Thought that now might be a nice time to sum up Ryanair considering all what has occurred in the past two weeks: Acquisition of Buzz, 100 B737-800 order, new Stockholm base announced and Milan-Bergamo base launched.
London Stansted / 49 routes
Dublin / 17 routes
Frankfurt-Hahn / 15 routes / inaugurated 2002
Brussels-Charleroi / 10 routes / inn. 2001
Glasgow-Prestwick / 8 routes
Stockholm-Skavsta / 8 routes / to be inn. 2003
Milan-Bergamo / 7 routes / inn. 2003
Shannon / 4 routes
Some facts from various files on Ryanair.com:
- Currently has more than €1 billion cash.
- 94% of tickets currently sold on Ryanair.com
- Growth running at approximately 30% per annum.
- Average Ryanair fare (per segment, excluding taxes) is €49, compared to €89 / easyJet, €102 Air Berlin, €114 Dba and €131 Germanwings.
- Ryanair operating margins are over 25%, easyJet’s are 9% while most traditional airlines only have operating of a less than 5%.
Estimated passengers next year, 24 million with 30%-35% growth, perhaps beating the current European number 3, Air France! 6 new bases and 40+ airports are in the pipeline for the near future (source Ryanair slideshow) so is it even unrealistic to imagine a 250 aircraft “largest European carrier” Ryanair by 2010? Perhaps not….
Just looking at the map of current Ryanair destinations, one can easily imagine the following bases:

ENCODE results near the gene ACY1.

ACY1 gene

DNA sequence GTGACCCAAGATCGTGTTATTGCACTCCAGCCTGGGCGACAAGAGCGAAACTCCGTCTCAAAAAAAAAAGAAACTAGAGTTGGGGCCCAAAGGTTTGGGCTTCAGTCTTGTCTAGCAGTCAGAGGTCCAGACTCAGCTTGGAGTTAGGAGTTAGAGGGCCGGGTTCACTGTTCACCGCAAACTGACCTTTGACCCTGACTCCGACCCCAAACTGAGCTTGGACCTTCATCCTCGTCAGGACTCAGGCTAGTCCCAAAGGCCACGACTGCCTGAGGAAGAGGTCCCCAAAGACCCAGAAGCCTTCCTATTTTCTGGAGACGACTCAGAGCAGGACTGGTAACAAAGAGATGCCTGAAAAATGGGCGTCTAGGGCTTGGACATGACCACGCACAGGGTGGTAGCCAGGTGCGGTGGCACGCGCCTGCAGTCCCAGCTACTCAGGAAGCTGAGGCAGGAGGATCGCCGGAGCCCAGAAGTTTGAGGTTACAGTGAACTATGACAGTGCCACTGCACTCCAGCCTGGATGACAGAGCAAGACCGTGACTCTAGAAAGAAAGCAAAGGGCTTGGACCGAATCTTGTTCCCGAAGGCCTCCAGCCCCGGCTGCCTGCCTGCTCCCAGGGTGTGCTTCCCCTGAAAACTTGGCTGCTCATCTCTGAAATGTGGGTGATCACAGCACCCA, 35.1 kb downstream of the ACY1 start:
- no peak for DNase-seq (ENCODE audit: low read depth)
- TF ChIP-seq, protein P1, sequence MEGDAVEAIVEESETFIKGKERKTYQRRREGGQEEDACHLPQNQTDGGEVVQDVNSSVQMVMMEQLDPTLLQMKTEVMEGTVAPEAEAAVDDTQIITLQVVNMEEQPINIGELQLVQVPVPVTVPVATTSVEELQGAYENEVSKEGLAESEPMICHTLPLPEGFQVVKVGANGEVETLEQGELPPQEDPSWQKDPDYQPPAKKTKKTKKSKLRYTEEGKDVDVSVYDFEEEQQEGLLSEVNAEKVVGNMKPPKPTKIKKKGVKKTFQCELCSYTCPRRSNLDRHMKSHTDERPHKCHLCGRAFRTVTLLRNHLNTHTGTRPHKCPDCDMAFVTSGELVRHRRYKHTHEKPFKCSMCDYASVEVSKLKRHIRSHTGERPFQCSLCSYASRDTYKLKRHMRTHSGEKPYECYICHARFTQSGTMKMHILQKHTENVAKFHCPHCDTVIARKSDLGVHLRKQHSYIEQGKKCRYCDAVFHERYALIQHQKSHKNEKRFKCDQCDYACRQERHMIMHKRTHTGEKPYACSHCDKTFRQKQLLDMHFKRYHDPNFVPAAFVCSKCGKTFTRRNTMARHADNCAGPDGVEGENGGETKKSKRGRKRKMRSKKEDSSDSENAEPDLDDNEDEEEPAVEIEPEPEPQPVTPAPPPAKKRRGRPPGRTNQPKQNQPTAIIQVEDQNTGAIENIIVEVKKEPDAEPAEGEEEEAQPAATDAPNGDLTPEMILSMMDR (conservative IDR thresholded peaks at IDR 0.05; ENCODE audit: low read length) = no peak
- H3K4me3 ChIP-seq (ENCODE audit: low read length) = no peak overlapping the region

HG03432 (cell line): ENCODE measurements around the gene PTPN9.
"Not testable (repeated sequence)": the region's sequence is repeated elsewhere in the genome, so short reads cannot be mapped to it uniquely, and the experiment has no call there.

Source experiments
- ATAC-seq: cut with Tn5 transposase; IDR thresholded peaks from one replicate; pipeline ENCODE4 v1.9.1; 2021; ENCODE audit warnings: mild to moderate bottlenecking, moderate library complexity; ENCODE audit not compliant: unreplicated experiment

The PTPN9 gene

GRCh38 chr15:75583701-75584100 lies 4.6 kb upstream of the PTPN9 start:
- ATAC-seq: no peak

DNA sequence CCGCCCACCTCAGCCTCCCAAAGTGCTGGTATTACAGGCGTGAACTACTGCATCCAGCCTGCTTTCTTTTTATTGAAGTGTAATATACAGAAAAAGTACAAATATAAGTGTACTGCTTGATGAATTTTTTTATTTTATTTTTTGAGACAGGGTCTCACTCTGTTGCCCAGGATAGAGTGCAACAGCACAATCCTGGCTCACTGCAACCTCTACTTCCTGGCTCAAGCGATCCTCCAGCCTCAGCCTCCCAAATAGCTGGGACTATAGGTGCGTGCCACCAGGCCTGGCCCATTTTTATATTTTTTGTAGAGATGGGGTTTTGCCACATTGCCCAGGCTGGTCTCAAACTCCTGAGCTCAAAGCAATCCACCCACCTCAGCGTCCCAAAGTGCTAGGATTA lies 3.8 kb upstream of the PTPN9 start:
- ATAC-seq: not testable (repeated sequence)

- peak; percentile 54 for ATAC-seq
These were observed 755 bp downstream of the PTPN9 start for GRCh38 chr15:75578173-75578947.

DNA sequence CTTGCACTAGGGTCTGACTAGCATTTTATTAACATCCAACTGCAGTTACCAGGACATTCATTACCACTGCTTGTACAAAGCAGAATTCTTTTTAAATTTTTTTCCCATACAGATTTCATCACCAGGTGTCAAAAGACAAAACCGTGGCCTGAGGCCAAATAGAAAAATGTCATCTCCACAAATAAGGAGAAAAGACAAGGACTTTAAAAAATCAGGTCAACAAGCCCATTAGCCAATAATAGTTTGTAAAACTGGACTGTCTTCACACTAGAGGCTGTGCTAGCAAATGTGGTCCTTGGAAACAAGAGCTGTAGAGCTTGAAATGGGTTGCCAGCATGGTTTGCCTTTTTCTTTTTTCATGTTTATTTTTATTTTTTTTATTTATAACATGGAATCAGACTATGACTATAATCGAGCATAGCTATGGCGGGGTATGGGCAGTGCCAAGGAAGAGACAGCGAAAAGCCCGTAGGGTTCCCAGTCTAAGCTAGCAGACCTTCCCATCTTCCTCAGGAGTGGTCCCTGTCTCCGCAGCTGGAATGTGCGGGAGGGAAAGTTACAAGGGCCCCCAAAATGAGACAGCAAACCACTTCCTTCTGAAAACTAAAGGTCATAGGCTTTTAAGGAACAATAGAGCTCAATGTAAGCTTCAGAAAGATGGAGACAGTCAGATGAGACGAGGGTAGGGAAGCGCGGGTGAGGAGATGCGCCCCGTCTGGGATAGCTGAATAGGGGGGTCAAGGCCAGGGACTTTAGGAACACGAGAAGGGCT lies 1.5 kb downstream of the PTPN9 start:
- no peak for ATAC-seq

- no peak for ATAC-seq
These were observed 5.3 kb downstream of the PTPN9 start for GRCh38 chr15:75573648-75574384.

- Paris: sooner rather than later with the end of AirLib.
- Southern French base, perhaps Carcasonne?
- An Austrian hub (Salzburg?)
Their current bases/future will never grow to the scale of Stansted but a figure of 10-15 aircraft at each is entirely possible. Many non-base airports will probably get multiple daily Ryanair services (even if it is only 1x to each hub), a service level they could never have dreamed about in the past. Look at Pisa nowadays, while it is not a base, there 3 destinations served (7 daily flights).
Ryanair expansion is considerably easier than other LCC’s. When easyJet starts a new route, it almost always competes directly with a traditional carrier while Ryanair routes have little direct competition.
Eastern Europe: With so many new countries joining the EU, it can be expected that most European airlines will want a piece of the pie. With the measurable lower incomes and increased price-sensitivity, Ryanair will probably be the best-positioned carrier. Basing a few aircraft in one/a few of the new members states would probably also be a wise move. Tara Aerospace (either a Ryanair subsidiary or a company owned by the Ryanair founder, Tony Ryan) has purchased an airport not far from Prague.
One probably issues is that a locally based LCC could probably achieve costs as low, if not lower than Ryanair, at least in the short term.
Transit Passengers: Allowing connections between flights at their major hubs. No baggage transfer or anything else, simply to ability to book a flight from A to C via B in a single booking with a minimum connection time of (say) 2 hours. If connection is missed, Ryanair puts passengers on the next available flight without fee but obviously does provide compensation, accommodation or anything else.